In a concerted effort to find a realistic solution to the energy independence problem plaguing the globe, huge amounts of research funding have been invested towards finding alternative forms of energy. Of several promising methods put forward thus far, none have had the potential both for energy independence and sustainability than that of butanol production through bacteria.
Swedish researchers at KTH Royal Institute of Technology in Stockholm recently conducted a study that utilized genetically modified bacteria to produce butanol, a hydrocarbon that could be utilized as an effective fossil fuel. The bacterium – known as Cyanobacteria – was altered using DNA recombination technology to change its metabolic properties to produce butanol instead of its usual algae dependent byproduct. Furthermore, once various environmental challenges are worked out, industrial production of the bacterium produced fuel is expected to commence in less than a decade. In regards to the energy independence gleaned from such a process, a researcher remarked that, “Fuel based on Cyanobacteria requires very little ground space to be prepared. And the availability of raw materials- sunlight, carbon dioxide, and sea water- is in principle infinite.”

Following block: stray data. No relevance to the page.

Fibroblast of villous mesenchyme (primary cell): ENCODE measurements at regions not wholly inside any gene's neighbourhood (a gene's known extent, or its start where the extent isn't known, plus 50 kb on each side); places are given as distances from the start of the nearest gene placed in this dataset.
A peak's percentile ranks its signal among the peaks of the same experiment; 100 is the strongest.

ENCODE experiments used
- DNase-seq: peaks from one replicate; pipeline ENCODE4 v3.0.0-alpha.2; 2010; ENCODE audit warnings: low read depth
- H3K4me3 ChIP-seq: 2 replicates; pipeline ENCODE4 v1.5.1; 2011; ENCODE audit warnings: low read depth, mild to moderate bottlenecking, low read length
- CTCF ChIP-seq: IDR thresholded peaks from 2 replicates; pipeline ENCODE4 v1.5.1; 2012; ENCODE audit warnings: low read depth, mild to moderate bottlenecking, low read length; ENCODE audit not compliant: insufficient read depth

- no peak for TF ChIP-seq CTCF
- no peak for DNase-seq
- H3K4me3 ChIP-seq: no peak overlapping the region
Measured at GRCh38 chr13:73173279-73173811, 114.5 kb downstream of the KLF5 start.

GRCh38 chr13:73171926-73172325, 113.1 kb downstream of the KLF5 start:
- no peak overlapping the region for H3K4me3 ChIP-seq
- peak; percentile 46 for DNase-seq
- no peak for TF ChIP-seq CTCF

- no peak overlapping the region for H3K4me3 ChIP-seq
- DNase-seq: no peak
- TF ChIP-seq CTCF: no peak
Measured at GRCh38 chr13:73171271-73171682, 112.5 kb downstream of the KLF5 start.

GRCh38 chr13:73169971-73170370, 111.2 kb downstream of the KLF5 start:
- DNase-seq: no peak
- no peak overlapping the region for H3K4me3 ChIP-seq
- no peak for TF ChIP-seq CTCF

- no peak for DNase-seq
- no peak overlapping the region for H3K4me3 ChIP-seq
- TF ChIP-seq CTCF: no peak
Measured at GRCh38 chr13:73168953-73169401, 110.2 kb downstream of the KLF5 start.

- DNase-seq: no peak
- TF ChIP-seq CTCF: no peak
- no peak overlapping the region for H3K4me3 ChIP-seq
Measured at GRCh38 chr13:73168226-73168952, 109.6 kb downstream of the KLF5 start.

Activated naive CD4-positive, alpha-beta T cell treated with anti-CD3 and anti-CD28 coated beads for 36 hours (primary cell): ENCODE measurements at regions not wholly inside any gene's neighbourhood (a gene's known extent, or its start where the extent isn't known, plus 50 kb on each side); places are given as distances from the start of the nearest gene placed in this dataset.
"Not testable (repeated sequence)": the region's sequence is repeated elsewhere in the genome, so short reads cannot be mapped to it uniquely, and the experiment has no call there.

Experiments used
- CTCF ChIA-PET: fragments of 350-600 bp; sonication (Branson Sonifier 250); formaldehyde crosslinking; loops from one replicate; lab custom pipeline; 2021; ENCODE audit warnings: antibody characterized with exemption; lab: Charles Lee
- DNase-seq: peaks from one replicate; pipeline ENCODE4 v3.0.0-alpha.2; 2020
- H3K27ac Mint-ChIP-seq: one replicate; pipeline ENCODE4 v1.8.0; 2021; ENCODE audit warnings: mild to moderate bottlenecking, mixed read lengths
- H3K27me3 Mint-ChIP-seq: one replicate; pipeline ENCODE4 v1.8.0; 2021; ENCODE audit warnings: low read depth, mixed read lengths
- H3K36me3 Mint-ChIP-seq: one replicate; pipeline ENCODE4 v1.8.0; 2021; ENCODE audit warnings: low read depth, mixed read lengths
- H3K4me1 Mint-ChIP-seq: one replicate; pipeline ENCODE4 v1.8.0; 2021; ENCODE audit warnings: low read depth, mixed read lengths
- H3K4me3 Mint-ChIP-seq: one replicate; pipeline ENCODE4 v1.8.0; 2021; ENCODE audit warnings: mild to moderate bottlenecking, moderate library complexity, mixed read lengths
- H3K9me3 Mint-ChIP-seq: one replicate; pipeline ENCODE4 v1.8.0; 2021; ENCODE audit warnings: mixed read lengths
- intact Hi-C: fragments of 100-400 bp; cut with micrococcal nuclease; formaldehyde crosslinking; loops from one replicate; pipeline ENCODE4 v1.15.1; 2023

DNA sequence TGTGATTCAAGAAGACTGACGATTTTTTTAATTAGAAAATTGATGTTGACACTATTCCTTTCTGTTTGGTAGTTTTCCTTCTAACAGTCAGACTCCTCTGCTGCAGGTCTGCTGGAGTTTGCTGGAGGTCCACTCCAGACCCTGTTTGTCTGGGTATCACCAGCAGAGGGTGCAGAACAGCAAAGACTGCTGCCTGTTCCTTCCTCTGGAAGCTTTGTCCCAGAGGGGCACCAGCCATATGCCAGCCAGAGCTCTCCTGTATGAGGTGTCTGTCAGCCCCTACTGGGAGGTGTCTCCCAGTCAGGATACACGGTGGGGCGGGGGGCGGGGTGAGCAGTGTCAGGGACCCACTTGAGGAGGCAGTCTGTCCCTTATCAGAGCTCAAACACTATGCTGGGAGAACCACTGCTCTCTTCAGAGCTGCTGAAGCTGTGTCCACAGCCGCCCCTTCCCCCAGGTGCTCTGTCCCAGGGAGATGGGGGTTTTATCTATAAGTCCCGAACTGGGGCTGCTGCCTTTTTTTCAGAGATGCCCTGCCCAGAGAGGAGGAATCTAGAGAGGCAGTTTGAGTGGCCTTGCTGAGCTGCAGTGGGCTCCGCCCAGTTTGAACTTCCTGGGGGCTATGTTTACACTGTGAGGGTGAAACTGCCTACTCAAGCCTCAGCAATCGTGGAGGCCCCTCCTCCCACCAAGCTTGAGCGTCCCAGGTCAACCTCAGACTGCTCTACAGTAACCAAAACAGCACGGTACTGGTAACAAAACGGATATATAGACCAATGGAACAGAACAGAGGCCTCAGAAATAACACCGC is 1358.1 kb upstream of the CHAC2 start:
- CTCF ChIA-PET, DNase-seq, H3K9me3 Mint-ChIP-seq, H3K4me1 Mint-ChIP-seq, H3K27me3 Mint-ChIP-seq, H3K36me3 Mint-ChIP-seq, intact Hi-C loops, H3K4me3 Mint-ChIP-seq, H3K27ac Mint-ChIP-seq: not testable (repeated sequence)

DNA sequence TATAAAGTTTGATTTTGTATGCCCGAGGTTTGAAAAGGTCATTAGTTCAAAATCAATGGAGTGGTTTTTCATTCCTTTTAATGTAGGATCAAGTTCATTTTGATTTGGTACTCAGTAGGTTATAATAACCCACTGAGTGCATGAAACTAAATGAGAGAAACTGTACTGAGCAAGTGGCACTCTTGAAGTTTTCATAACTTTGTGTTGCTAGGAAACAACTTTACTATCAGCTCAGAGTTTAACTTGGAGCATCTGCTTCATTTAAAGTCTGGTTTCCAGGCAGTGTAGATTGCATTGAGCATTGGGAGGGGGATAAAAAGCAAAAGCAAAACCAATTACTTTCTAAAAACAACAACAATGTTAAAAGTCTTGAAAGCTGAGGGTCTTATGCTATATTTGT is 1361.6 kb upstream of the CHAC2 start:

This exciting new frontier in genetically engineered bacteria has almost universal applications, and can be harnessed to produce an important alternative to the energy intensive ethanol fuel production. This is great news for the future of energy independence both at home and abroad, and shows how much quantitative results can be gleaned from greater scientific funding.